And while we're at it - how hilarious is it that stock agencies now have sections of A.I. generated imagery? Who is going to pay Getty for an A.I. image when they can type a prompt into a text box and get their own one in seconds flat. In the short-term I wonder if the real money is going to be made selling prompts - not photos.
Now I mentioned at the start that of this video that any market that relies on imagery of any kind is in deep-shit and that, of course, includes porn. A.I. created porn is already a reality, readily available and easily generated. I'm not talking Deepfakes here - those are just faces mapped onto someone else's body - I'm talking about 100% fake imagery.
The weapon of choice at the moment for generative porn producers is Stable Diffusion. The reason for this is that Midjourney currently blocks 'adult' imagery, but Stable Diffusion does not. They did initially, but they re-enabled the nudity option at the end of last year.
With A.I. generative porn you can create exactly the sort of images you want, the stuff that 'works' for you, without having to trawl through Pornhub's archives. And yes, that will of course mean that at some point in the future - possibly now - I don't know - you'll be able to render your own otherwise banned pornography. You'll be able to pick an age-range and summon up images that would land you in jail if you downloaded them.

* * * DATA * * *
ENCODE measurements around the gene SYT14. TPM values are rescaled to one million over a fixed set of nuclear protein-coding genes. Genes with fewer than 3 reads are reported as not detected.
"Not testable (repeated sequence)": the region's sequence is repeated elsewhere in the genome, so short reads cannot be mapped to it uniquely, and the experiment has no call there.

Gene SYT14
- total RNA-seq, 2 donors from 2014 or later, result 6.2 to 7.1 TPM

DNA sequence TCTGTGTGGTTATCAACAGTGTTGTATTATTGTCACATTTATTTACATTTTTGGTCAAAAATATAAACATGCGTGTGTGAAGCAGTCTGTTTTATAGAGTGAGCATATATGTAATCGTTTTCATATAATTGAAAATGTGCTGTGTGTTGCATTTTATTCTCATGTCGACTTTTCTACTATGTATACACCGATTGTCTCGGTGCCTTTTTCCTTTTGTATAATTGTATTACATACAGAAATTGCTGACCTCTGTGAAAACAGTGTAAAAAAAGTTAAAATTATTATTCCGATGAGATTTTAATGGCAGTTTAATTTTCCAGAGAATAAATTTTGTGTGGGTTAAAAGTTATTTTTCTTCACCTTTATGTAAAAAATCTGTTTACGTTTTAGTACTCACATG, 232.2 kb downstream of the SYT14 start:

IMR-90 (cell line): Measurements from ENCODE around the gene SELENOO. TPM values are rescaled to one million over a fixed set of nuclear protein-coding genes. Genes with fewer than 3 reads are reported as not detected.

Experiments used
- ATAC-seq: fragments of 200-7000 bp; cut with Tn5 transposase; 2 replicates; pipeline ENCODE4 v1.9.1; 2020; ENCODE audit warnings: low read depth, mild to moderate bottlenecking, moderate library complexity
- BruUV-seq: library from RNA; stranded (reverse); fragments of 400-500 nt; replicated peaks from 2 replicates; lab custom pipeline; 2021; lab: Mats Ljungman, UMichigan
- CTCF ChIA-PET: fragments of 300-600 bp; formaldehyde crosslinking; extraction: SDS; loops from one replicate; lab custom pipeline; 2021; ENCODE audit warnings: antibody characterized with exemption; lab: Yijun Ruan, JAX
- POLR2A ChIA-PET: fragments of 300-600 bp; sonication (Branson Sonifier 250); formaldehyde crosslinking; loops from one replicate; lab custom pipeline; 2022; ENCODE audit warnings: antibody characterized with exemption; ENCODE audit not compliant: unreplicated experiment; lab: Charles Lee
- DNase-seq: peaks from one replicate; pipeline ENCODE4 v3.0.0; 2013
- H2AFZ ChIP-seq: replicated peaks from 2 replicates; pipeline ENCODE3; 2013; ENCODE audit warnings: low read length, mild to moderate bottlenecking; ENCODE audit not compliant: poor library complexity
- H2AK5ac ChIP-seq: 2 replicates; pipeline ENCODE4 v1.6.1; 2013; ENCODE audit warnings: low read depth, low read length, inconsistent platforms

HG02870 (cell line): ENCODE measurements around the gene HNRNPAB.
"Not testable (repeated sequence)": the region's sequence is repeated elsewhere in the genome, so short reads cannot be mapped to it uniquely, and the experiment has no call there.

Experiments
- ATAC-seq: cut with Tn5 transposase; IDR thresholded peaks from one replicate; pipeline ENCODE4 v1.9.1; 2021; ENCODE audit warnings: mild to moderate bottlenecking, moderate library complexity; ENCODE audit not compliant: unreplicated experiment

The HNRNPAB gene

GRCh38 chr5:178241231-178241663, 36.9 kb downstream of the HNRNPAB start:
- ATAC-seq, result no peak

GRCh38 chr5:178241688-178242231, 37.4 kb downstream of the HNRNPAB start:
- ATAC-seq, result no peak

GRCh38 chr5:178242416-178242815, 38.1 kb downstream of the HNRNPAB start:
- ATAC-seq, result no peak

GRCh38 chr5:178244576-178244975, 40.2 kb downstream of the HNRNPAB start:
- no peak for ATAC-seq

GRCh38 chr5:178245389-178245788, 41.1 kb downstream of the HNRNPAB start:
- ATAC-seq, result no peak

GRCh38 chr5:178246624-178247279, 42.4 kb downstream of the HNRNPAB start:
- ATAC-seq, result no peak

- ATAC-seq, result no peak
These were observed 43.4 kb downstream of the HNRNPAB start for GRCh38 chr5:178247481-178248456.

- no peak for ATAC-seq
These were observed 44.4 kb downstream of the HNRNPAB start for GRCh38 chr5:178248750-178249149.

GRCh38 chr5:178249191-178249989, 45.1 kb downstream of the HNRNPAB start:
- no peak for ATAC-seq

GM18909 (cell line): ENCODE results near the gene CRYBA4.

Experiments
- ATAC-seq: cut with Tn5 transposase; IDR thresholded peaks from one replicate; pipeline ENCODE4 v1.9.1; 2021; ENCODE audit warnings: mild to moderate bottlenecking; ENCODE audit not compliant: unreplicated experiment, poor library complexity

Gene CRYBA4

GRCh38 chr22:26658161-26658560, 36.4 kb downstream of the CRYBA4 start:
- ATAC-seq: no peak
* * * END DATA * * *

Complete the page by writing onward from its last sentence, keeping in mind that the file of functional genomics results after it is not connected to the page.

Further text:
Don't tell me that restrictions will be put in place to stop this kind of thing. The genie is well and truly out of the bottle and I have no doubt whatsoever that there will be a buoyant black market for generative art systems that can churn out porn catering to any and all niches. It probably exists right now.
What are the ethical arguments around people generating AI porn of banned subjects? It's preferable to the current real-world situation of course, but once Pandora's box is opened there's a whole bunch of other stuff to consider around giving people access to otherwise prohibited imagery.
Anyone that earns money from porn, whether it's soft glamour style or hardcore porn will probably see their income drop over the next few years. All the folks involved in the cottage industry that is Onlyfans will also undoubtedly see a downturn in profits too. Will people care that the images that turn them on aren't real when they can tune precisely into whatever kinks are theirs? Of course not. And we're not just talking still images here either. It's early days but AI generated adult video is already being produced and it will only improve in quality and sophistication as time goes by.
I have absolutely no doubt that we are on the beach, watching the water recede as a tsunami appears on the horizon.
Everything is about to change in ways that we could never have dreamed would come to pass in our lifetimes and you'd better be ready for it.
As Malcom X said, "The future belongs to those who prepare for it today."